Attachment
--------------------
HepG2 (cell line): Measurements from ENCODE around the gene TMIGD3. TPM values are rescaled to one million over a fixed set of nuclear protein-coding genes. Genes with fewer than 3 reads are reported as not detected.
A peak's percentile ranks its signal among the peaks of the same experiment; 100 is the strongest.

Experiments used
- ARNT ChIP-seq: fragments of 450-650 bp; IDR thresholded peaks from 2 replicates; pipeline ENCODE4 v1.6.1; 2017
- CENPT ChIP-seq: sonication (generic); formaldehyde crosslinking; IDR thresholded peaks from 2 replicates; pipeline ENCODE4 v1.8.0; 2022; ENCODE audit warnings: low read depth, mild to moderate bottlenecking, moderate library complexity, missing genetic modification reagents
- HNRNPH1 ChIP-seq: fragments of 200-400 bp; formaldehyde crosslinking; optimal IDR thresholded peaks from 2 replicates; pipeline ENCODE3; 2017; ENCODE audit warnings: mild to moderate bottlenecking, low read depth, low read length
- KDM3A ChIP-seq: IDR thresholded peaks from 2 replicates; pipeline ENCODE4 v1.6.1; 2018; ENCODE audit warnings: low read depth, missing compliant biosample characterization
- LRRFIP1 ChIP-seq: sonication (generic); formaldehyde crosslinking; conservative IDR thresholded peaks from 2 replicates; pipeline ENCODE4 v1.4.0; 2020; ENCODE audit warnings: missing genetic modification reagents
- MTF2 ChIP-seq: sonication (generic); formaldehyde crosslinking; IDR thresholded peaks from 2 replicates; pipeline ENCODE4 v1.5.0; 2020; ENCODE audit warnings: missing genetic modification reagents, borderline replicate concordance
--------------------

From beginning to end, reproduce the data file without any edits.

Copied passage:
HepG2 (cell line): Measurements from ENCODE around the gene TMIGD3. TPM values are rescaled to one million over a fixed set of nuclear protein-coding genes. Genes with fewer than 3 reads are reported as not detected.
A peak's percentile ranks its signal among the peaks of the same experiment; 100 is the strongest.

Experiments used
- ARNT ChIP-seq: fragments of 450-650 bp; IDR thresholded peaks from 2 replicates; pipeline ENCODE4 v1.6.1; 2017
- CENPT ChIP-seq: sonication (generic); formaldehyde crosslinking; IDR thresholded peaks from 2 replicates; pipeline ENCODE4 v1.8.0; 2022; ENCODE audit warnings: low read depth, mild to moderate bottlenecking, moderate library complexity, missing genetic modification reagents
- HNRNPH1 ChIP-seq: fragments of 200-400 bp; formaldehyde crosslinking; optimal IDR thresholded peaks from 2 replicates; pipeline ENCODE3; 2017; ENCODE audit warnings: mild to moderate bottlenecking, low read depth, low read length
- KDM3A ChIP-seq: IDR thresholded peaks from 2 replicates; pipeline ENCODE4 v1.6.1; 2018; ENCODE audit warnings: low read depth, missing compliant biosample characterization
- LRRFIP1 ChIP-seq: sonication (generic); formaldehyde crosslinking; conservative IDR thresholded peaks from 2 replicates; pipeline ENCODE4 v1.4.0; 2020; ENCODE audit warnings: missing genetic modification reagents
- MTF2 ChIP-seq: sonication (generic); formaldehyde crosslinking; IDR thresholded peaks from 2 replicates; pipeline ENCODE4 v1.5.0; 2020; ENCODE audit warnings: missing genetic modification reagents, borderline replicate concordance